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Sep 23, 1993 00:00 AM
by Gerald Schueler

To Sarah.  HPB smoked hashish (a little) and tobacco (more than a
little). She often carried a tobacco pouch around her neck (you
had to roll your own in her day) and she called stupid people
"flapdoddles" and other unspeakable things.

Jesus said that by their fruits we shall know them, and I use
this guideline to determine who to respect and who not to respect
rather than anyone's personality characteristics.  We also have
to remember that pot, coke, and a lot of other drugs now illegal
and considered awful, used to be perfectly legal and socially
acceptable (at least for men - women weren't supposed to smoke in
those days).

To Eldon.  I think we should make a clear distinction between
theosophy (a philosophy and way of life) and any Theosophical
Society (human organization that proscribes to theosophy).  While
there are clear differences in TSs and in emphasis, and so on, I
would like to think that there is only one theosophy (just as
there is only one *truth* however many ways there may be to look
at it and to define it and to dissect it).  I concur with your
"genuine Mystery Teachings, in an exoteric form, at the core of
the theosophical writings."  Truth per se, cannot be put into
words because words and language all originate on the mental
plane, and the spiritual is far beyond the human mind.  However,
it is there (or so I believe, if belief has to be brought into
the picture).   This "truth" shines or glimmers through many
writings - Hindu, Buddhist, Christian, theosophical, and so on
(all religions have some of it).  But the organizations that try
to define it in words, thoughts, and ideas, are far apart on many
points because truth can be expressed in so many ways.

When I read/study theosophical writings, I intuitively feel a
sameness running beneath the words.  I have previously called
this the theosophic current.  This current is, in my view, a
spiritual force acting through the lower planes of manifestation,
and can be compared/contrasted with the thelemic current of the
OTO, the sethian current of some New Age magic groups, and other
so-called currents (there is a masculine current, feminine
current, and so on).  Each has a special "flavor" based on its
intent or purpose.  The theosophic current, to me, is almost
purely spiritual (ie, not magical or power-oriented) and carries
with it a strong feeling of compassion.  I find this current to
be stronger in some writings than in others, but I suspect that
virtually all theosophical works of any merit will have some of

I view this (rightly or wrongly) as esoteric teachings which can
be contrasted with purely exoteric teachings.  The exoteric
teachings are all of those that can be put into words and they
speak directly to the mind/brain.  The esoteric teachings cannot
be put into words and they speak directly to the heart.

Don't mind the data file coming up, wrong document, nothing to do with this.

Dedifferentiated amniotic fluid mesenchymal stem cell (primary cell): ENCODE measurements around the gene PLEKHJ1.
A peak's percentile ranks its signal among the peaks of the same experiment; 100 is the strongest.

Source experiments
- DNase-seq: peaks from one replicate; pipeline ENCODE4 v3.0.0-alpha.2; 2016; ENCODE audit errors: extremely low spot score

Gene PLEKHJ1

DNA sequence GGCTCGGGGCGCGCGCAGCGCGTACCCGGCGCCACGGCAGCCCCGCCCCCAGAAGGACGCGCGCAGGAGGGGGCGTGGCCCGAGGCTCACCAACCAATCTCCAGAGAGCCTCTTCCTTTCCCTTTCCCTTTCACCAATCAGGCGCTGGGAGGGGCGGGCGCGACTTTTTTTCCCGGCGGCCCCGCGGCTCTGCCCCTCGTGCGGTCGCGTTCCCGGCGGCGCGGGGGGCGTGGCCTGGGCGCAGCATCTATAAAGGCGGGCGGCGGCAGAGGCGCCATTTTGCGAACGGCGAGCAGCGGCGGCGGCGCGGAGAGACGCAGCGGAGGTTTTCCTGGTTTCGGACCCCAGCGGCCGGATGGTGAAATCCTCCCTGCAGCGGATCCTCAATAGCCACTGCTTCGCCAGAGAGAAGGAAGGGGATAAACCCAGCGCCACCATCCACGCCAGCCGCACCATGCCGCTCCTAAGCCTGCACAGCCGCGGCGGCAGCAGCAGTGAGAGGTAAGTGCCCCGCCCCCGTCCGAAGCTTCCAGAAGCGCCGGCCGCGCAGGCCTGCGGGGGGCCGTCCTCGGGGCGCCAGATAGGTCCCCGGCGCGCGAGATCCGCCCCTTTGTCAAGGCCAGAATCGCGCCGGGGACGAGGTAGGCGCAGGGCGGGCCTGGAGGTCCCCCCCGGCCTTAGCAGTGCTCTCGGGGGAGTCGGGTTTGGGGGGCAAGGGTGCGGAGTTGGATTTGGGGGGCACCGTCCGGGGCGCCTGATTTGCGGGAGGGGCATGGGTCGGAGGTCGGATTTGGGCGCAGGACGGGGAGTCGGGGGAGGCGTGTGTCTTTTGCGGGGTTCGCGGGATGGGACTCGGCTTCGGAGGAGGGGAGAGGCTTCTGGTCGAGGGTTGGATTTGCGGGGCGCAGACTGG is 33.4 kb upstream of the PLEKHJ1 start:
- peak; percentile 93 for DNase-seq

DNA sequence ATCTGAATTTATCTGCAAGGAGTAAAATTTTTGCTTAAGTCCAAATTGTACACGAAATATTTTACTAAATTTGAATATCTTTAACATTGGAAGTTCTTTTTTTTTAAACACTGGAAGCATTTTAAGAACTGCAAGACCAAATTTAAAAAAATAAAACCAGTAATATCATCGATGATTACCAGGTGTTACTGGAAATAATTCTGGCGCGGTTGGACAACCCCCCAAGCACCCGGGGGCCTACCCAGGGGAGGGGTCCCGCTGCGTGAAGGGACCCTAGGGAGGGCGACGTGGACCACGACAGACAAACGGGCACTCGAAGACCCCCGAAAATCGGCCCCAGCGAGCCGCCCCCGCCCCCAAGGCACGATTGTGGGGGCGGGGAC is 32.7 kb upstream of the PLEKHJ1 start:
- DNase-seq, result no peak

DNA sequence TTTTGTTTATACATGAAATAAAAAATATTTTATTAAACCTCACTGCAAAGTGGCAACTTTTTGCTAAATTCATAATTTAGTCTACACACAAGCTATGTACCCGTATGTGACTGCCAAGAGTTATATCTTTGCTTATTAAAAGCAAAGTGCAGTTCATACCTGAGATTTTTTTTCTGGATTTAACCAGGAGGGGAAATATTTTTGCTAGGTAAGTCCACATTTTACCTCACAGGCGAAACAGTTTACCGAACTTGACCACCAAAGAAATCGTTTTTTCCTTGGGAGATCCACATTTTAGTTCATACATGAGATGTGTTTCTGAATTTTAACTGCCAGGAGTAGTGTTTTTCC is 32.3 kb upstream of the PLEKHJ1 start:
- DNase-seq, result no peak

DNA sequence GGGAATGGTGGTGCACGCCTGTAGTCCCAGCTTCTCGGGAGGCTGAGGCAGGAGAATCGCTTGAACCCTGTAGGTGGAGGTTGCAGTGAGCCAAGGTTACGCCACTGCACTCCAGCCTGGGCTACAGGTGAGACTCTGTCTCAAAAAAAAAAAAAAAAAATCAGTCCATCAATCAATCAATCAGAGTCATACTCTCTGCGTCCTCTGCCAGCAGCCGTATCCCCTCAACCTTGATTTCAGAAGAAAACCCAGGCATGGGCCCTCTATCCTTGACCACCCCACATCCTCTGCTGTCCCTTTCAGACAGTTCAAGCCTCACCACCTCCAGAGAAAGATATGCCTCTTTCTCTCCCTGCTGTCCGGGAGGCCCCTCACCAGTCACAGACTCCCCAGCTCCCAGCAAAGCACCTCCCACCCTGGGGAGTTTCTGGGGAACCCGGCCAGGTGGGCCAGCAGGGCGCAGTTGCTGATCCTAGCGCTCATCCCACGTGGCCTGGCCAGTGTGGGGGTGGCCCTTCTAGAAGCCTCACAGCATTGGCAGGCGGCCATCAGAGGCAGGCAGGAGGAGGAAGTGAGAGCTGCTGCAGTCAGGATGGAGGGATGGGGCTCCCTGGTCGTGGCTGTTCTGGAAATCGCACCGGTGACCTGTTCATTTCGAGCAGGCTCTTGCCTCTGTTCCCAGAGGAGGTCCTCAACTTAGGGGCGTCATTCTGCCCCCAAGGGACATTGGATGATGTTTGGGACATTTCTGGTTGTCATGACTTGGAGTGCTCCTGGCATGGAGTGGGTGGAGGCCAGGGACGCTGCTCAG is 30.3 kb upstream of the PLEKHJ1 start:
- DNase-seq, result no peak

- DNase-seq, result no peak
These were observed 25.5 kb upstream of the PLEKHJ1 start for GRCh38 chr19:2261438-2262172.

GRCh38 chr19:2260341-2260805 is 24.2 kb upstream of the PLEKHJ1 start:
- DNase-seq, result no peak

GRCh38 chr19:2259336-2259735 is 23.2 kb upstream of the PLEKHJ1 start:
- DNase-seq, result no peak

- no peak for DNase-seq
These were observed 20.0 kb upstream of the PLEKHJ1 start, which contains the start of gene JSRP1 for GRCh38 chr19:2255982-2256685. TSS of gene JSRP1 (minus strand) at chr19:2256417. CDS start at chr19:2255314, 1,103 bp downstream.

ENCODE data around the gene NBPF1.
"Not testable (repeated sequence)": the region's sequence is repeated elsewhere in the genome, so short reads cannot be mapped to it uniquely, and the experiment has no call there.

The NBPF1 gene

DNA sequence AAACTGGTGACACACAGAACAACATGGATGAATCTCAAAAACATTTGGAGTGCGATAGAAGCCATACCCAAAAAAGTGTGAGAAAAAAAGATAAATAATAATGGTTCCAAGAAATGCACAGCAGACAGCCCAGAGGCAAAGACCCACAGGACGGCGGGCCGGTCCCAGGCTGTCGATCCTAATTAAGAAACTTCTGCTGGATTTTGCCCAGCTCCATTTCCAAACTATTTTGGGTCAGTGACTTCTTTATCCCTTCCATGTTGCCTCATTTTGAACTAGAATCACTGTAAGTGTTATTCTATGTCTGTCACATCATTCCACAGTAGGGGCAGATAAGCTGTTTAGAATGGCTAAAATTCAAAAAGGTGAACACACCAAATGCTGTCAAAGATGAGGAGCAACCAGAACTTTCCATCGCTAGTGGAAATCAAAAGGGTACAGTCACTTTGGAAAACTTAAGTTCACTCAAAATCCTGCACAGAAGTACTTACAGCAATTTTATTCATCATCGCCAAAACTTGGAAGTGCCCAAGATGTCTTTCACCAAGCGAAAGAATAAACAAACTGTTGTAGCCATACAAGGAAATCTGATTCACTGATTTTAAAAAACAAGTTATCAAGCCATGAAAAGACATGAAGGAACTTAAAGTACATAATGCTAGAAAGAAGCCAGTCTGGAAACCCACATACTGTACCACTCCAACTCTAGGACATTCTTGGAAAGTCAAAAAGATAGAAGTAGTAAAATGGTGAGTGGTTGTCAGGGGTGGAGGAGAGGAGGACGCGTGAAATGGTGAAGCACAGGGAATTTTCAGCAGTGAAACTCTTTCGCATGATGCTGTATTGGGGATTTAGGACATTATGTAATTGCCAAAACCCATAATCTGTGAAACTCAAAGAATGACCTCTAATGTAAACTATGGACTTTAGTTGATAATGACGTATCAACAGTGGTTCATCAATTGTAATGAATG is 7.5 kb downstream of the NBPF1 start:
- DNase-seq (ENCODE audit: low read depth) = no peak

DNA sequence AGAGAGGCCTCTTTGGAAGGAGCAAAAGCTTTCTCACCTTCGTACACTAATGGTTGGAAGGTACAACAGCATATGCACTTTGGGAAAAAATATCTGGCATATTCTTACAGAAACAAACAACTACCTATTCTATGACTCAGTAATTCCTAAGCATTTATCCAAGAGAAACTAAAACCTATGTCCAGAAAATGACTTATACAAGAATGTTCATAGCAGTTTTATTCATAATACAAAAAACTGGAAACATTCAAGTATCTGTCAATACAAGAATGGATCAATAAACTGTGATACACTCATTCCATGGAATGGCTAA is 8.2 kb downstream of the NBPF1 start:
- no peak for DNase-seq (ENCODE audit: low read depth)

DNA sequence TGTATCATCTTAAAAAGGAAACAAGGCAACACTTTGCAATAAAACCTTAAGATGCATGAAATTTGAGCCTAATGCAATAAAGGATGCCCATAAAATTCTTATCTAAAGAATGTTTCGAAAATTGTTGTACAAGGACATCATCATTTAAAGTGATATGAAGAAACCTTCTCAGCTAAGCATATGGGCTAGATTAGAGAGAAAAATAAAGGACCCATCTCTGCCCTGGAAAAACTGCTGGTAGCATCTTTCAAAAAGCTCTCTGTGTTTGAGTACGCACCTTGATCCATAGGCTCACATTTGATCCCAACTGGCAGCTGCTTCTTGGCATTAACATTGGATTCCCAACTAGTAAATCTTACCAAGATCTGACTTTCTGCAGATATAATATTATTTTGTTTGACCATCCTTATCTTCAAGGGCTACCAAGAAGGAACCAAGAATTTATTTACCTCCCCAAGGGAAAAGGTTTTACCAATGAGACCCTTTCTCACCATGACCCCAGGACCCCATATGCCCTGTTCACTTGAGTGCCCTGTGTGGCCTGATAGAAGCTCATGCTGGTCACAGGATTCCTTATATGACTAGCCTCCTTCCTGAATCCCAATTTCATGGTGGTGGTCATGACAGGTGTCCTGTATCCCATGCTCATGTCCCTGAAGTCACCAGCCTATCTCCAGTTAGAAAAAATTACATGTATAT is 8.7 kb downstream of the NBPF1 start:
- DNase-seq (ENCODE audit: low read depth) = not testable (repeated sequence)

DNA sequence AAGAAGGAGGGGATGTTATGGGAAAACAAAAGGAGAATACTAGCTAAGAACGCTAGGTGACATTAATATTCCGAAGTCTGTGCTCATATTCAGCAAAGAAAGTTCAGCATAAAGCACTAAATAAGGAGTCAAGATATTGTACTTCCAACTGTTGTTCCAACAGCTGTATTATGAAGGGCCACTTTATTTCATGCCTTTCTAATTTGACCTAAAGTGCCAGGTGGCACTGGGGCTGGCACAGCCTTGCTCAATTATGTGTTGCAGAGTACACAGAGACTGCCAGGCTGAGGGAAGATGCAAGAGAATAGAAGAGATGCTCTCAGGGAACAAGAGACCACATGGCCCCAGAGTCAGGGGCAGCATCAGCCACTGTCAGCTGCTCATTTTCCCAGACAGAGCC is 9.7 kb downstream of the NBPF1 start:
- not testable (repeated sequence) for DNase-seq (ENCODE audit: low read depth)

This makes defining "theosophy" very difficult.  I know what it
is to me.  I know it when I see it.  But I would have a very hard
time trying to define it in words for you right now.
Exoterically, there are many possible definitions.  Esoterically,
there is only one.

I also like your idea of periodic "reality checks."  This helps
us to assimilate new theosophical teachings into our daily lives
and into our experiences.  Because I have already talked about
how our experiences tend to confirm our beliefs, and change as
our beliefs change, I won't go into this again.  But we do need
to take periodic stock of ourselves, our lives, and our beliefs
(ie, our worldview) now and then.  This kind of assimilation
process is said to take place in Devachan.  By doing it now,
during life, I think we can hasten the devachanic processes and
speed about our rebirth.

To Don.  When you say "the burden of proof falls on Eldon" I have
to disagree (I suppose everyone would be surprised by now if we
were actually to agree on something (:-)  Your statement is like
telling a Christian that he must "prove" the existence of God.
Mystery Teachings, or the Esoteric Tradition, do not have to be
proved to anyone except to each individual.  They will never be
proved by the mind; only by the heart.  Doubting Thomases will
always exist no matter what.  I prefer to think that, like
Buddhism, theosophists should use doubt like a sword until
something strikes the intuition and simply "feels" like it is
true. Those, and those alone, should serve as our temporary
anchors through life.  As we grow, our intuition will also grow.
Our definitions of God and Truth will change, but does that mean
that God and Truth themselves are changing?  I prefer to think
that they are outside of our spacetime continuum completely and
thus are timeless and infinite.

One way of looking at the teachings of theosophy or the laws of
science, is to consider them as the specific rules governing this
manvantara (much like the rules of a game that we may play).
They may not apply to other manvantaras or to other universes,
but they do apply here and now to us.


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